Queensland Smartlicence, Part 3

Following up from the last response I received, I’ve asked for some more clarifications. Here they are:

From: Phil
To: newlicence@transport.qld.gov.au
CC: TTEIR@ministerial.qld.gov.au, email@efa.org.au
Date: 23 February 2009 09:20
Subject: Re: Details of measures to protect privacy, security and confidentiality of data contained in smart card drivers licences

Thank you for your reply. Please see below for comments, clarifications required and additional questions.

> Please be aware, at this point in time, the Department is not able to
> provide detailed answers to all your queries although it is anticipated
> this information will be available publicly in the future once procurement
> is completed and all the technical aspects of the project are finalised.
> Specifically with regard to the detailed technical specification you are
> seeking for the Public Key Infrastructure (PKI) to be used, the Department
> is still undertaking procurement for this and the relevant Certificate
> Policies are yet to be finalised.

Once this information is available, will there be a public review period? Will methodologies used in the evaluation process, with regards to the above issues be made available for scrutiny?

If it is found that the procured technologies are not satisfactory, what actions can be taken by the public?

While IS42 Principle 4 may have been applied, this does not specify (nor should it) actual methods or technologies to be used. In applying IS42 Principle 4, adequate review of used technologies should be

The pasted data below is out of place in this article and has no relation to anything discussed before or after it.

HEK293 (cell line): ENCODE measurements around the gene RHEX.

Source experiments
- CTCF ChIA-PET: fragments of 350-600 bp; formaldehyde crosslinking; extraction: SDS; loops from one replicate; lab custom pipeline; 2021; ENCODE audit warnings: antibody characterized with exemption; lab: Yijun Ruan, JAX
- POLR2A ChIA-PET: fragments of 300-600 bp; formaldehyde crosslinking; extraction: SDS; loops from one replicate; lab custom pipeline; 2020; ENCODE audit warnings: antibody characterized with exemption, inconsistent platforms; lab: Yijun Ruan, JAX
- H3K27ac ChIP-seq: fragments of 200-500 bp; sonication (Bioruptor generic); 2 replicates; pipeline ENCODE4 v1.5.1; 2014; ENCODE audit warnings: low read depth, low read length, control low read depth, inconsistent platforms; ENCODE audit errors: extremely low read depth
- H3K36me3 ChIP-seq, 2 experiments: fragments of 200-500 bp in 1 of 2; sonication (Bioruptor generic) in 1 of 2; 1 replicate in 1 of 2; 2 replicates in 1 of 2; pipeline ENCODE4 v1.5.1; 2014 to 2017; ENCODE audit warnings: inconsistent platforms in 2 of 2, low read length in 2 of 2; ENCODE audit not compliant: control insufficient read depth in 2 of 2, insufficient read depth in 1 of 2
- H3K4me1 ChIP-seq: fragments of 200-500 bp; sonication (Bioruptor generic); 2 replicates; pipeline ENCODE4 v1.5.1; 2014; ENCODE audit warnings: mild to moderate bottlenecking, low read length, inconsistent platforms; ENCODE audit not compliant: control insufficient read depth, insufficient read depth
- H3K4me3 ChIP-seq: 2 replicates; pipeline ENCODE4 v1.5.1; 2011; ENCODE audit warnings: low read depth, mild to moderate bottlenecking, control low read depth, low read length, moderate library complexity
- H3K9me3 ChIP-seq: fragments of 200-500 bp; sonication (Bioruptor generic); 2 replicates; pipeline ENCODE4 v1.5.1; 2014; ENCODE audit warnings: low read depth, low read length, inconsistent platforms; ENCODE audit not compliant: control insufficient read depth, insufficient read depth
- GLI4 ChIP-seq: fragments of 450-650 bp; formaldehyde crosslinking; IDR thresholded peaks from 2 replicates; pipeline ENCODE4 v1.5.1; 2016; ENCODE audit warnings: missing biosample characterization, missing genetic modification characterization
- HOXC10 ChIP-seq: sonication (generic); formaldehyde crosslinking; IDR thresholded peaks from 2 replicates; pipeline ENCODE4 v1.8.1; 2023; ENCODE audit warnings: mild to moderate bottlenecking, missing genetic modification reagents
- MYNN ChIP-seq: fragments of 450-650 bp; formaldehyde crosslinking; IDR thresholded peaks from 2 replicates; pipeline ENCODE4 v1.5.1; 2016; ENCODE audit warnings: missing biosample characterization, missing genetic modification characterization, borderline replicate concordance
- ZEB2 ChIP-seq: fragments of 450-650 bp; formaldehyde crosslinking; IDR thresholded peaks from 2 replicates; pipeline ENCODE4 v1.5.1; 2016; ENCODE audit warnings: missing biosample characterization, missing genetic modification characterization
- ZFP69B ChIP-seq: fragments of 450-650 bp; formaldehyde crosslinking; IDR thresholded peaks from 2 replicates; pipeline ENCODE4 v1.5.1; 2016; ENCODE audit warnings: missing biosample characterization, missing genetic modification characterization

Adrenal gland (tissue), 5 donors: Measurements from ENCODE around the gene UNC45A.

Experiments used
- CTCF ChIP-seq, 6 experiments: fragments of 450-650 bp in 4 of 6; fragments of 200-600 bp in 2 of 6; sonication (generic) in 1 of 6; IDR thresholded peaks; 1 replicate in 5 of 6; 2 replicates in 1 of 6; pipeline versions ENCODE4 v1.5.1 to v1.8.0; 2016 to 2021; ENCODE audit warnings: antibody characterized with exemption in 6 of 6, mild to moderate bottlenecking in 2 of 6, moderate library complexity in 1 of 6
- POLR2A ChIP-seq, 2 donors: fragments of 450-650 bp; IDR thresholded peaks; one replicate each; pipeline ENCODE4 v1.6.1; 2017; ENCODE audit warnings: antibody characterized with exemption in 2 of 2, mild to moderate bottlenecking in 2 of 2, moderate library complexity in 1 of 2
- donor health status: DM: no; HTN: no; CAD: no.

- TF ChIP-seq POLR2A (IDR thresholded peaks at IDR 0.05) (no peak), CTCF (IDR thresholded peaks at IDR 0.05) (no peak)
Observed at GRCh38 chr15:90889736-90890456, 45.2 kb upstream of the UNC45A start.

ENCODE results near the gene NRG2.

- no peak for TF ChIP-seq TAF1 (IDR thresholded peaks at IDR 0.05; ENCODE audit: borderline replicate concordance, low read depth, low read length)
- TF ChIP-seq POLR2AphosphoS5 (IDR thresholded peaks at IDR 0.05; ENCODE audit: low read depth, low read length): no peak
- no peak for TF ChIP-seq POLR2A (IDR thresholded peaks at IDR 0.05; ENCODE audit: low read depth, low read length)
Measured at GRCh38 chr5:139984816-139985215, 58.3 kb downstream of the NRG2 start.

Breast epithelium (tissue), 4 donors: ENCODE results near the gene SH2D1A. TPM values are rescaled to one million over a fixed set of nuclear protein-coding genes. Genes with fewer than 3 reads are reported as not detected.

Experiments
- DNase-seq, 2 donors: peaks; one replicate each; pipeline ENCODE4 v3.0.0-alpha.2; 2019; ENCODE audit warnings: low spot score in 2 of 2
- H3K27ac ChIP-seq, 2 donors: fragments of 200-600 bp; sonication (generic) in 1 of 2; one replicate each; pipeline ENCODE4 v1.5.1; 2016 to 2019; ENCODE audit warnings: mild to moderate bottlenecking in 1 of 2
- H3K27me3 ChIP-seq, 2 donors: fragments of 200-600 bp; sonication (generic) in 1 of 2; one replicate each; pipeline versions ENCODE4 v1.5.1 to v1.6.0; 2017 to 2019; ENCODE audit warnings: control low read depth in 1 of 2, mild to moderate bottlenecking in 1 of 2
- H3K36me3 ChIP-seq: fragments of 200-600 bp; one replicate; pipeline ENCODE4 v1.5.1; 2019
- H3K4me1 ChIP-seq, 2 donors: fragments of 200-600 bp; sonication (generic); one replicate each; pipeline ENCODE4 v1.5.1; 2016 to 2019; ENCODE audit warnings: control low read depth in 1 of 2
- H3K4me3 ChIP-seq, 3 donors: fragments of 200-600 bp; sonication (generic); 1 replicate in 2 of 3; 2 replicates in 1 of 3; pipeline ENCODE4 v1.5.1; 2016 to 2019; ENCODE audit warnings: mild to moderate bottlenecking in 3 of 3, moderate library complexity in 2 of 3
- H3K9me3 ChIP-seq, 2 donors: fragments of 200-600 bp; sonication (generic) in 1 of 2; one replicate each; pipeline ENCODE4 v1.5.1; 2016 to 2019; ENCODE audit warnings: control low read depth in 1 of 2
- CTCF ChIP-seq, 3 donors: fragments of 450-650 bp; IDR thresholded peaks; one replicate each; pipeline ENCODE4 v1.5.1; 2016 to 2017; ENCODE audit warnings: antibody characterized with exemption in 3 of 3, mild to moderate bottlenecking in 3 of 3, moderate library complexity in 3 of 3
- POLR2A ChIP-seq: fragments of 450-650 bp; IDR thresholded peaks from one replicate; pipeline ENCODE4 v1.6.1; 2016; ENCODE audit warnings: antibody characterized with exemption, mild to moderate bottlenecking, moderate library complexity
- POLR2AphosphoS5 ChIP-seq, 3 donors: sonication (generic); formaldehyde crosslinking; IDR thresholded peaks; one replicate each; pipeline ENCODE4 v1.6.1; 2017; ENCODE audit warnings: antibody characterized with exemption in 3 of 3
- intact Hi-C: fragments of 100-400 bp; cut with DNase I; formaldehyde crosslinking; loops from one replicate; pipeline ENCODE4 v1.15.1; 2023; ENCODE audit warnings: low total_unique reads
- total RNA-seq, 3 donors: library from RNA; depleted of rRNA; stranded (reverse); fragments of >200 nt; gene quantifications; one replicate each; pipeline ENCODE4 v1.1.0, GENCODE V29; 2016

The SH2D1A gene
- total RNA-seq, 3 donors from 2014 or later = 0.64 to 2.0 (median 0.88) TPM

undertaken to ensure that the chosen solution satisfies the principle.

> The use of PKI on the smartchip enables functions such as:
> · authentication of the card to make it easier to identify
> fraudulent licences
> · control of access to information stored on the smartchip and
> · authentication of the cardholder to Queensland Transport systems.

How will the failure of a smartchip be handled? It is unreasonable to assume 100% reliability, and anecdotal evidence (use of smartchips in credit cards) suggests that failure rates can be quite high, due to
the harsh “wallet” environment that cards are subject to. Add to this a 5 year lifespan means that failure of a smartchip is a significant factor.

Will the failure of a smartchip mean a licence will be deemed invalid, or worse, a forgery? If the smartchip is relied upon to prove the authenticity of the card, then a failed chip will either be taken to indicate a fraudulent licence, or be common enough that it is not relied up. Either way, this does not add to the security, and could potentially lead to large inconvenience due to false assetions that licences are not valid.

> Queensland Police and Transport Inspectors will be able to insert the
> licence into a smartcard reader that will interact with the smartchip in
> the licence to confirm it is genuine. The reader will also enable them to
> view licensing information and the cardholder’s address stored on the
> smartchip. Queensland Police will also have access to emergency contact
> details in emergency situations if the licence holder chooses to include
> this information on their smartchip.